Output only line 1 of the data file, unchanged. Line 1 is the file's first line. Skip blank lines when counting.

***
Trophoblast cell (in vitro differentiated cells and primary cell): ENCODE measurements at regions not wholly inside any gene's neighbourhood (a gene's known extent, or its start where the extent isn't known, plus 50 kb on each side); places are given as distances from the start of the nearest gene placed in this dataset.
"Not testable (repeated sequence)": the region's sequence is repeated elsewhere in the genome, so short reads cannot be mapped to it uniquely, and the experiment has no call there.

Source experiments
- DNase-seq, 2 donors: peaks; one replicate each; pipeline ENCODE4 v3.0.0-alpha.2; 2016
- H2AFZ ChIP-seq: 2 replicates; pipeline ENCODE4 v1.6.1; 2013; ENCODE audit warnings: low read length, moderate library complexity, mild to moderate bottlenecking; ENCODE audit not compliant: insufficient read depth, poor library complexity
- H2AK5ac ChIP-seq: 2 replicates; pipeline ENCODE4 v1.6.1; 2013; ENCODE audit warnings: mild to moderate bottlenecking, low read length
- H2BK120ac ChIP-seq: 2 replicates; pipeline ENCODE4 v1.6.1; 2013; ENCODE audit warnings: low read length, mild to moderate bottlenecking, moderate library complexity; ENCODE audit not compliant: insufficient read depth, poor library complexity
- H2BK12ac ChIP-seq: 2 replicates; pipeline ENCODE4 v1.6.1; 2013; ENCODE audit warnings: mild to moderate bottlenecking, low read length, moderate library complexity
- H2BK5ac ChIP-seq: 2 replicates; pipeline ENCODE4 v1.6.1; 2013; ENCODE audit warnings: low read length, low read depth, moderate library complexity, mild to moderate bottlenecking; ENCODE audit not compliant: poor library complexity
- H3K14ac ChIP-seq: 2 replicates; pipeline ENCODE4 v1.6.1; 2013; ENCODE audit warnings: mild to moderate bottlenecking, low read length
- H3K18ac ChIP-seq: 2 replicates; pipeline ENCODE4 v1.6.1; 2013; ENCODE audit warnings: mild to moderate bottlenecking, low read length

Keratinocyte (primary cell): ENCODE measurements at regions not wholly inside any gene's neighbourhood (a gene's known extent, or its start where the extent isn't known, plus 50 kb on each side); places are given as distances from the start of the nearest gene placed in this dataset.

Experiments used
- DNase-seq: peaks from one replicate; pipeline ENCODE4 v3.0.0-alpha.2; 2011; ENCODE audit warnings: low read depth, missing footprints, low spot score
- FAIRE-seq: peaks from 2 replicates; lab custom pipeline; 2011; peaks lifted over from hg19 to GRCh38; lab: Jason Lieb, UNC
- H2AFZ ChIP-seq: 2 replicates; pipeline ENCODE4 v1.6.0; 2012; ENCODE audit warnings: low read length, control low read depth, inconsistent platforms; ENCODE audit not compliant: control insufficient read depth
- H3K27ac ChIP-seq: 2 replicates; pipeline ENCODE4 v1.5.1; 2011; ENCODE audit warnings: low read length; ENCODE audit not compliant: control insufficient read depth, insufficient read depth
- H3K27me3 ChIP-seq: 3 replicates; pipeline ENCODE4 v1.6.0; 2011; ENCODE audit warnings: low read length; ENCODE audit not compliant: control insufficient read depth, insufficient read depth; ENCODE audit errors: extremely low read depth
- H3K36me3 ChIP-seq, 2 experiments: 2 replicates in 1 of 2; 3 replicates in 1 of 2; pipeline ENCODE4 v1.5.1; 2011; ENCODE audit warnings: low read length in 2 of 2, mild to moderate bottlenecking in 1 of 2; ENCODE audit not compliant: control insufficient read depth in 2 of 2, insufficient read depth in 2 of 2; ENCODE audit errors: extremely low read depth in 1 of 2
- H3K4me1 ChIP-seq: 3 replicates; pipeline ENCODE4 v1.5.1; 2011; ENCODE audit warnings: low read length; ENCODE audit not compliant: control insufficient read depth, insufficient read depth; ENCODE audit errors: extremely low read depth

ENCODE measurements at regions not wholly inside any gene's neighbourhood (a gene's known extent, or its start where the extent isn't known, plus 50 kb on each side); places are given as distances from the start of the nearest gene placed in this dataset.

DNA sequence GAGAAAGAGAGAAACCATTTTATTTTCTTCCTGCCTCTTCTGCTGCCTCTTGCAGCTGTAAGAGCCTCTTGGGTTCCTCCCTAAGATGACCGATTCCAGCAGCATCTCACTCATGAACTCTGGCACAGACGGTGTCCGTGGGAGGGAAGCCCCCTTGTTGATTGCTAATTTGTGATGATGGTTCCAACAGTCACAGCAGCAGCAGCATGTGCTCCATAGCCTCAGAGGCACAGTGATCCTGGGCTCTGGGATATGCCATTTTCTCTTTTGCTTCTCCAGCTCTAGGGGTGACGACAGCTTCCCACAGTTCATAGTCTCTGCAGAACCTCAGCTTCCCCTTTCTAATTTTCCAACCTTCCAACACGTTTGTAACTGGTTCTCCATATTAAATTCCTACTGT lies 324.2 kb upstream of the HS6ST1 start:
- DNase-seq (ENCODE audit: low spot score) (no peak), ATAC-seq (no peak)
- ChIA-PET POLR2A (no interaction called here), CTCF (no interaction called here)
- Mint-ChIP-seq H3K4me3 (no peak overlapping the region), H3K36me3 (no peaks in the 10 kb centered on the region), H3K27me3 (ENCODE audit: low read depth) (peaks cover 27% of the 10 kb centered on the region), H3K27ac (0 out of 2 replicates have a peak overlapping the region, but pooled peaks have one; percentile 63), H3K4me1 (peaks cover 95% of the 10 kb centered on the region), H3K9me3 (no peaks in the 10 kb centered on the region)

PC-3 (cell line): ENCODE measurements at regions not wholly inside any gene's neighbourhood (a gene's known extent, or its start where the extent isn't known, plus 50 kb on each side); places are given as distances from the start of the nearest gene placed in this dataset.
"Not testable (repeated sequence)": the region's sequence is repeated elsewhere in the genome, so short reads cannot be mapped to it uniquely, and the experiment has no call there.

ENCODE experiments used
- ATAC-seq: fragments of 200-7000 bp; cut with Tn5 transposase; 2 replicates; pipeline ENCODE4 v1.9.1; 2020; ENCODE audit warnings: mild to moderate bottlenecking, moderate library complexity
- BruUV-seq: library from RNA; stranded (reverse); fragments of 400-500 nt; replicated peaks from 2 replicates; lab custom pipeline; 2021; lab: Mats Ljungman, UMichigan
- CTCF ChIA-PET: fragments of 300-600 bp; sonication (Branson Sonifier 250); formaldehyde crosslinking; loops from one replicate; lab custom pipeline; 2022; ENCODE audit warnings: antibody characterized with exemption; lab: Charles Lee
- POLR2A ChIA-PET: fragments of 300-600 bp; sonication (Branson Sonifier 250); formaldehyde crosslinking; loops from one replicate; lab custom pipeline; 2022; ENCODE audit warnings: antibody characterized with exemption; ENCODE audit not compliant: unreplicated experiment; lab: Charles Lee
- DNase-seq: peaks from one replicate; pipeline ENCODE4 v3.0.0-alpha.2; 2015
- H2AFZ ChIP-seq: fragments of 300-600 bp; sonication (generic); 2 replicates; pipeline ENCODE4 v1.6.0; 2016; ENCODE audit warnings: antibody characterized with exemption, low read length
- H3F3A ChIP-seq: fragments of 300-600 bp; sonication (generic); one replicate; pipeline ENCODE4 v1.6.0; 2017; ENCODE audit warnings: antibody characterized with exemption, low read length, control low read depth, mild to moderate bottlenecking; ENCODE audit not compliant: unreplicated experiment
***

Trophoblast cell (in vitro differentiated cells and primary cell): ENCODE measurements at regions not wholly inside any gene's neighbourhood (a gene's known extent, or its start where the extent isn't known, plus 50 kb on each side); places are given as distances from the start of the nearest gene placed in this dataset.